US 4115526 A
Process for the preparation of reactive tungsten comprising reducing a tungsten compound in a reducing atmosphere at temperatures ranging from about 450° C to 700° C. The reactive tungsten can be readily converted to WC, W2 C or WN.
1. A continuous process of preparing binary compounds of tungsten and carbon comprising the steps of
reducing an oxygen-containing tungsten compound by heating said compound in a hydrogen-containing atmosphere at temperatures ranging from about 485° C. to about 585° C., and
carburizing the resultant material in a methane-containing atmosphere at temperatures in the range from about 485° C. to about 600° C.
whereby there is produced finely divided ditungsten carbide (W2 C).
This invention relates to a process for the preparation of reactive tungsten and derivatives thereof. More particularly, this invention relates to the production of ultrafine, highly-reactive tungsten by a low temperature reduction process and conversion thereof to tungsten carbides and nitrides.
Processes heretofore employed for the production of tungsten have generally involved extraction of tungsten from its ores, crystallization of sodium tungstate after purification from such extracts, conversion of the sodium tungstate to ammonium tungstate in solution by a liquid ion exchange process, crystallization of solid ammonium paratungstate from the solutions, thermal decomposition of ammonium paratungstate to tungstic oxide and careful reduction of the tungstic oxide to tungsten metal powder in a hydrogen furnace at temperatures on the order of about 900° C.
It has been shown that the principal morphological change occurring during conventional high temperature hydrogen reduction of tungstic oxide involves the conversion of blue W20 O58 to whiskers of W18 O49 and the subsequent reduction of these whiskers to WO2, both steps of which require vapor phase transport of volatile tungsten species.
The tungsten metal so obtained has heretofore been converted to tungsten monocarbide (WC) or tungsten dicarbide (W2 C) by high temperature reaction with carbon. These processes have heretofore required careful control in order to achieve control over the particle size of the tungsten carbide produced. Small, uniform size tungsten carbide particles are desired for sintering with cobalt to achieve the uniform microstructure required for high strength cemented carbide tool materials. Tungsten carbide also exhibits potentially useful catalytic properties, such as for the cracking of ammonia, but must be manufactured as an ultrafine powder of high surface area for this application. The sustained high reaction temperatures required for carburization of tungsten by conventional means promotes rapid grain growth, placing a lower limit on the smallest tungsten particle size attainable. Moreover, tungsten carbide is too hard to economically grind to small particle sizes.
There are at present no processes available which lend themselves to the large scale production of tungsten nitride (WN).
Accordingly, it is an object of the present invention to provide a process for the manufacture of tungsten which enables the obtainment of ultrafine, highly-reactive tungsten powder in high yields and efficiency.
It is another object of the present invention to provide processes for the preparation of tungsten monocarbide and tungsten dicarbide exhibiting fine particle size and high surface area.
It is still a further object of the present invention to provide a process for the preparation of tungsten nitride.
These, as well as other objects, are accomplished by the present invention which provides a process for the preparation of reactive tungsten which comprises reducing a tungsten compound in a reducing atmosphere at a temperature between about 450° to 700° C.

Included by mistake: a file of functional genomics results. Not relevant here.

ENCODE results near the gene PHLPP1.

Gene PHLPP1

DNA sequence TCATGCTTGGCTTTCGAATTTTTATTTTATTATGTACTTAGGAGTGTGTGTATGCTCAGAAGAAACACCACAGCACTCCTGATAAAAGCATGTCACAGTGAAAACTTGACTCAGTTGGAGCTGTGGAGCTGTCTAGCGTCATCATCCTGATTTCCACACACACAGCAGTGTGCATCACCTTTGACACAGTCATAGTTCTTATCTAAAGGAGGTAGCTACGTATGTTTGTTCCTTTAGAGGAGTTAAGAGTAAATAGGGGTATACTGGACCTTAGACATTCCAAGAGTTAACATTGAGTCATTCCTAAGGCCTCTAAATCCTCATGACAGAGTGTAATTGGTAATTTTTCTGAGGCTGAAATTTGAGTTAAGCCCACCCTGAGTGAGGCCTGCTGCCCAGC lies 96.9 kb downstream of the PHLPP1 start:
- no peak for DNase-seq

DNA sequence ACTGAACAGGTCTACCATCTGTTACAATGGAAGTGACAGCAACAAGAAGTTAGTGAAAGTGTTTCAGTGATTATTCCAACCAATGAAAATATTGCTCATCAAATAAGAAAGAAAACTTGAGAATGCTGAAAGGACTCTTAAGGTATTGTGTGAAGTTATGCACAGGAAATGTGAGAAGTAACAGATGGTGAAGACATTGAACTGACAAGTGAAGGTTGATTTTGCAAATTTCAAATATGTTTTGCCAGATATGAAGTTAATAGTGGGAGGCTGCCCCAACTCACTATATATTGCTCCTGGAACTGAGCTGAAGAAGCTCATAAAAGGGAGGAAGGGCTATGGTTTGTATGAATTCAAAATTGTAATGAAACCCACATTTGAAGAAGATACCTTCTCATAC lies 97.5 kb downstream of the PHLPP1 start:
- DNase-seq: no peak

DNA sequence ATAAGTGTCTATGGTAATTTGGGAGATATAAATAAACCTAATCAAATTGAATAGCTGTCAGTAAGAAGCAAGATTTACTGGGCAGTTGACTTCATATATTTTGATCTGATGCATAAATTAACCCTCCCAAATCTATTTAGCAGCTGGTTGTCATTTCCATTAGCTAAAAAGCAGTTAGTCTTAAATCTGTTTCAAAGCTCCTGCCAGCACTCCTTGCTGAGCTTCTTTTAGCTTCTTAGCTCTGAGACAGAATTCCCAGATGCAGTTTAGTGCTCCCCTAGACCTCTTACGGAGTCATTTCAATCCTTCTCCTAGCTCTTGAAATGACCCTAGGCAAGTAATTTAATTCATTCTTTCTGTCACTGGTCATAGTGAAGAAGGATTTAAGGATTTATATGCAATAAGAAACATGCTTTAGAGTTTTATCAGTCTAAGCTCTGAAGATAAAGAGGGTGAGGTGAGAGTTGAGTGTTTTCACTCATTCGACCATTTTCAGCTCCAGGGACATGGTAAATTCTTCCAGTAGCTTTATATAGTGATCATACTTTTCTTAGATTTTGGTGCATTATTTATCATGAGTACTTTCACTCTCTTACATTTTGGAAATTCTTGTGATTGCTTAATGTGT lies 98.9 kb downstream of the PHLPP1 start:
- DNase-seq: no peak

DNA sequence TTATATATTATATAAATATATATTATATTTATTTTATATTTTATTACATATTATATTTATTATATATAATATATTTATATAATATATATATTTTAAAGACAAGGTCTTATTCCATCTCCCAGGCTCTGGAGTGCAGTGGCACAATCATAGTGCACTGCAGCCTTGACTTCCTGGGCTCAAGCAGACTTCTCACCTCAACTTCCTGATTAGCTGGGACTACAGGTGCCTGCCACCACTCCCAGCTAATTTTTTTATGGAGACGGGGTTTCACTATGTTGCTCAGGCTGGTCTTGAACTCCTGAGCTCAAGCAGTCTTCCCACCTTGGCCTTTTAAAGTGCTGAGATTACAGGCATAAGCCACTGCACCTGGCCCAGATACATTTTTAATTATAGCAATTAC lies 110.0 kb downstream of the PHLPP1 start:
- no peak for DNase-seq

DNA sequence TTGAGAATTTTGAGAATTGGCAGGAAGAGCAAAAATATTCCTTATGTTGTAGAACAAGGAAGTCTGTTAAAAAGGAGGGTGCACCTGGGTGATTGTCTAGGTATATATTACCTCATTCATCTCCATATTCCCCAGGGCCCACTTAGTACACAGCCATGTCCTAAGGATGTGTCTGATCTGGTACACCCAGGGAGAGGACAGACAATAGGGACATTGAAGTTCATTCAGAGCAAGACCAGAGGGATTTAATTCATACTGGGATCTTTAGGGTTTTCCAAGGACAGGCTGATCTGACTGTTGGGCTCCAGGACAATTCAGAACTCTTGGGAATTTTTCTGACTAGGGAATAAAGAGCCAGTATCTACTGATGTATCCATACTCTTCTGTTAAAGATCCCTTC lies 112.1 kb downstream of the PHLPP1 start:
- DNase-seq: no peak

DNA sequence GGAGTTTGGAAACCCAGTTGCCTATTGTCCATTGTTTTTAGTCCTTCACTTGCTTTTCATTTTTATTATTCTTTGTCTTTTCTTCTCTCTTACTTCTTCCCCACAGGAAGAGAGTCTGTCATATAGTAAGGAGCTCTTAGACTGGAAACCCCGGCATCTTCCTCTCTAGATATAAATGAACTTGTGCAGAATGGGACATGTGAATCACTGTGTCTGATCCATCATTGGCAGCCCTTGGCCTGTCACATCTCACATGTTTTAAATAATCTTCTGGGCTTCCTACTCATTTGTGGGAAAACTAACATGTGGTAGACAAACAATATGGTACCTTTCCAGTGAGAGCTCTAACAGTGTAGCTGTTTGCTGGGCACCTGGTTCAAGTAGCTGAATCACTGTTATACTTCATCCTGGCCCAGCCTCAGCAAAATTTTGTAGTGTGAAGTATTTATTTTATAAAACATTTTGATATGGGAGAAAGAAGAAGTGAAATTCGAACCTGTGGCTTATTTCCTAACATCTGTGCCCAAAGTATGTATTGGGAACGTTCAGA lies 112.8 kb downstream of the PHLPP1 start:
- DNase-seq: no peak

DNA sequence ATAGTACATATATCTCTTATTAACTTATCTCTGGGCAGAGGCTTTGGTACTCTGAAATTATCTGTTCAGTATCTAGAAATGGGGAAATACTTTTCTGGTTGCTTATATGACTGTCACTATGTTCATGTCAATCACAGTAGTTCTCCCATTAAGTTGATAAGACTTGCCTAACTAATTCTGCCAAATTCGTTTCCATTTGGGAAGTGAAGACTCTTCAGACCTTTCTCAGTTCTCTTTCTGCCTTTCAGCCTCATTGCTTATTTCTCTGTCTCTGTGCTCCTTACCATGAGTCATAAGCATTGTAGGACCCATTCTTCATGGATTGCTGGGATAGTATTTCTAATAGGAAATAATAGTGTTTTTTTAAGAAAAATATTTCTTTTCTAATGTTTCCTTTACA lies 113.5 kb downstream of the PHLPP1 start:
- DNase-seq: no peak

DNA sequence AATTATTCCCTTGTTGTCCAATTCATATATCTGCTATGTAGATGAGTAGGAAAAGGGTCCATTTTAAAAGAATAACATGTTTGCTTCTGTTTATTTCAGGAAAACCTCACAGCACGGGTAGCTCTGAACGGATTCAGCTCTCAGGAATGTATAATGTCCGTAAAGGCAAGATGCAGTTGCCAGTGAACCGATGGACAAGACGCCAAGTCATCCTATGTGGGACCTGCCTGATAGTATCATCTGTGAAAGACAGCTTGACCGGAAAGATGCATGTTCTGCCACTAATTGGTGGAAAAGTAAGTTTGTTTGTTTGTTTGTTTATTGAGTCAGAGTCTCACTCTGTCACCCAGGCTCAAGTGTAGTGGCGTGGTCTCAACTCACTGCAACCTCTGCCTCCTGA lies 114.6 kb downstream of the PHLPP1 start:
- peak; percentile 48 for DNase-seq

The present invention will become more apparent upon consideration of the ensuing discussion taken in light of the appended drawing wherein:
FIG. 1 graphically illustrates the hydrogen reduction of tungstic acid to reactive tungsten and the subsequent stabilization thereof;
FIG. 2 graphically illustrates the hydrogen reduction and methane carburization of WO3 to WC;
FIG. 3 graphically illustrates the hydrogen reduction and methane carburization of WO3 to W2 C; and
FIG. 4 graphically illustrates the hydrogen reduction and ammonia nitriding of WO3 to WN.
For a better understanding of the present invention, together with other and further objects, advantages and capabilities thereof, reference is made to the following disclosure and appended claims in connection with the above-described drawing.
In accordance with the present invention, ultrafine, highly-reactive tungsten powder is obtained by reduction of tungsten compounds in a reducing atmosphere such as hydrogen at temperatures ranging from about 450° C. to 700° C., and preferably from about 485° C. to 585° C. The reactive tungsten thus produced is pyrophoric in air, but it can be stabilized by further heating to 900° C. in the reducing atmosphere. Tungsten, thus stabilized, cannot be completely carburized at 835° C. as can its pyrophoric precursor.
Tungsten compounds which can be reduced to tungsten in accordance with the present invention include freeze-dried and other forms of ammonium tungstate, ammonium metatungstate, ammonium paratungstate, tungstic acid and tungstic oxide.
The tungsten compounds are preferably reduced in a hydrogen atmosphere at temperatures ranging from about 485° C. to about 585° C.
The high temperature reduction of tungstic oxide to tungsten (at temperatures on the order of about 900° C.) heretofore employed a conversion of blue W20 O58 to whiskers of W18 O49 and a subsequent reduction of these whiskers to WO2. It has been shown that the W18 O49 whisker phase is formed only at temperatures above 585° C. The process of the present invention which effects reduction at temperatures between 485° C. to 585° C. proceeds without going through the W18 O49 phase and therefore the morphology of the starting material is retained throughout reduction thereby enabling the obtainment of reactive tungsten exhibiting a very fine particle size.
The reactive tungsten powders produced by hydrogen reduction in accordance with the present invention can be conveniently carburized with methane at temperatures of from about 485° C. to 585° C. to obtain tungsten dicarbides (W2 C) and at temperatures ranging from about 800° C. to 835° C. to obtain tungsten monocarbide (WC). Surprisingly, tungsten reduced at the higher temperatures heretofore employed (about 900° C.) cannot be carburized with methane at these temperatures.
As described hereinabove, the reactive tungsten obtained in accordance with the present invention is pyrophoric if merely cooled down to ambient temperature and exposed to atmospheric oxygen, but can be stabilized by continued heating after low temperature reduction to 900° C. in a reducing atmosphere where a 1 to 2% further reduction occurs.